Author Topic: Strathearn / Vasart cane's  (Read 895 times)

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Offline RAY

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Strathearn / Vasart cane's
« on: September 03, 2008, 05:31:57 PM »
well these landed on my doorstep yesterday, good long pieces longest 2ft, i've convinced myself that there Strathearn / Vasart cane's, it's fully how you can tell a Strathearn / Vasart  weight's more easy than cane's alone, what do you lot think? the photo is just some of the cane's head on

click image

(http://i21.photobucket.com/albums/b270/yorkshirebob/th_Picture095.jpg)
(http://i21.photobucket.com/albums/b270/yorkshirebob/th_Picture093-1.jpg)
cheers Ray


Offline Frank

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Re: Strathearn / Vasart cane's
« Reply #1 on: September 03, 2008, 09:16:40 PM »
Yesterday we had rain,
I got not a single cane.

 :mrgreen:
Frank A.
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Offline KevinH

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Re: Strathearn / Vasart cane's
« Reply #2 on: September 04, 2008, 11:17:22 PM »
The canes shown are all fairly typical of ones seen in many Vasart and Strathearn weights. A particular feature is what I might call a "snowflake" cane - with three "points" to the end of each arm of an 8-point "star" or "daisy". That moulded shape is known (to me, at least!) to have been used at least as early as the 1940s period Vasart.

I don't know whether it was a deliberate thing, but in some cases, like the dark blue and white example top left of Ray's photo, the multiple "points" get distorted by a twist during the making. The effect can be rather pleasing when seen in detail, but may not have been intended. Another probalby unintentional effect is when the ends of that moulded shape are not as clear as they could be and it appears to be just a "ragged circle" - as in the central part of the cane bottom left of Ray's photo. [The photo needs to be zoomed in - by whatever process you have - to see these details.]

What do the other canes look like, Ray?
KevinH


Offline RAY

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Re: Strathearn / Vasart cane's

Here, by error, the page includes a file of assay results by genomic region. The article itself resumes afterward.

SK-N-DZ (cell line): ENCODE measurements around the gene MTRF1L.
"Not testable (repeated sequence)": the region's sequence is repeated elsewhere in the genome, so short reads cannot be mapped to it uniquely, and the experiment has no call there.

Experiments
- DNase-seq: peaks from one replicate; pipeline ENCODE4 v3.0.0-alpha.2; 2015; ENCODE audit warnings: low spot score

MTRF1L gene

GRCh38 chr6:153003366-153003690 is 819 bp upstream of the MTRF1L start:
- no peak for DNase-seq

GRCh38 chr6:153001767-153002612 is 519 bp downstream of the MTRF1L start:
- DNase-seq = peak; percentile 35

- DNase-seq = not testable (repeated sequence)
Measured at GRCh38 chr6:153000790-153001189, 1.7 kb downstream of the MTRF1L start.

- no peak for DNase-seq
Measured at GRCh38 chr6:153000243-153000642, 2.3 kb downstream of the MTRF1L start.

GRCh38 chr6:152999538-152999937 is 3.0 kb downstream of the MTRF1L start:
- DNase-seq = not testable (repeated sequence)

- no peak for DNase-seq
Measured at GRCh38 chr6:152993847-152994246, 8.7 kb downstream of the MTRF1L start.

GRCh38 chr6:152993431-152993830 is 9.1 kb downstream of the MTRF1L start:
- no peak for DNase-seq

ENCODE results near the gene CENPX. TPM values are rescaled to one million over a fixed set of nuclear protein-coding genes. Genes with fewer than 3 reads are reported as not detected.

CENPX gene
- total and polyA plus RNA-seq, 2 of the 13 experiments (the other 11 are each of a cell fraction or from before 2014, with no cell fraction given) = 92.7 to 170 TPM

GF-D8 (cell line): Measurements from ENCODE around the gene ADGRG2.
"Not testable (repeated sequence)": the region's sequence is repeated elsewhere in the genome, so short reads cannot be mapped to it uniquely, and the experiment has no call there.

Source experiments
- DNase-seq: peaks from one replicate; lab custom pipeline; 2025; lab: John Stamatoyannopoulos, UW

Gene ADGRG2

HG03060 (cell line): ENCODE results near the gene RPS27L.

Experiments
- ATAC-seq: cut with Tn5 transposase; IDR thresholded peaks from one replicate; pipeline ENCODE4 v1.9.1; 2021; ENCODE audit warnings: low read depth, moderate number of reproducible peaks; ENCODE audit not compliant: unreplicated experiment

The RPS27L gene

« Reply #3 on: September 04, 2008, 11:39:49 PM »
cheers Ray


Offline KevinH

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Re: Strathearn / Vasart cane's
« Reply #4 on: September 05, 2008, 12:03:05 AM »
Yep - same thing. And I never have liked that use of pale pink over white against deep red - a bit garish for my taste!
KevinH


Offline RAY

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Re: Strathearn / Vasart cane's
« Reply #5 on: September 05, 2008, 10:33:50 AM »
just realized Kev,  if you look at the blue cane and some of the others there are air hole's or pockets, someone on here a while ago was asking about air bubbles around the cane's, now i think this has solved it, as you will know, as the glass it put on top it will trap the air and look like the bubbles are next to the cane's
cheers Ray


Offline aa

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Re: Strathearn / Vasart cane's
« Reply #6 on: September 05, 2008, 03:05:10 PM »
I don't know whether it was a deliberate thing, but in some cases, like the dark blue and white example top left of Ray's photo, the multiple "points" get distorted by a twist during the making. The effect can be rather pleasing when seen in detail, but may not have been intended. Another probalby unintentional effect is when the ends of that moulded shape are not as clear as they could be and it appears to be just a "ragged circle" - as in the central part of the cane bottom left of Ray's photo.

I think this results from marvering at an interim stage, possibly after dipping in a mould somewhat like this but with a different configuration of teeth http://steinertindustries.com/osc/product_info.php?cPath=24_44&products_id=75

then marvering and covering with another colour and going into something like one of these
http://steinertindustries.com/osc/index.php?cPath=24_43

It might have been deliberate in that if points that are too sharp may be difficult to overlay, but I haven't tried this, so I am really as much in the dark as you are!  :)
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Offline Fuhrman Glass

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Re: Strathearn / Vasart cane's
« Reply #7 on: September 06, 2008, 02:21:00 AM »
Part of that is a result of how you encase the one color over another. If it is dipped in the pot or tank, it will normally have a chance to entrap more air than if you lay individual gathers over the color beneath it. You can also lay some of the color on by using very fine powders and layering multiple layers of it on in what is referred to as a powder booth. Good ventilation is required for doing this type of powder application. I've seen Jim Brown make many of his canes this way.  If you gather another color encasement from the furnace you have the chance for greater distortion. I hope some of that makes sense.
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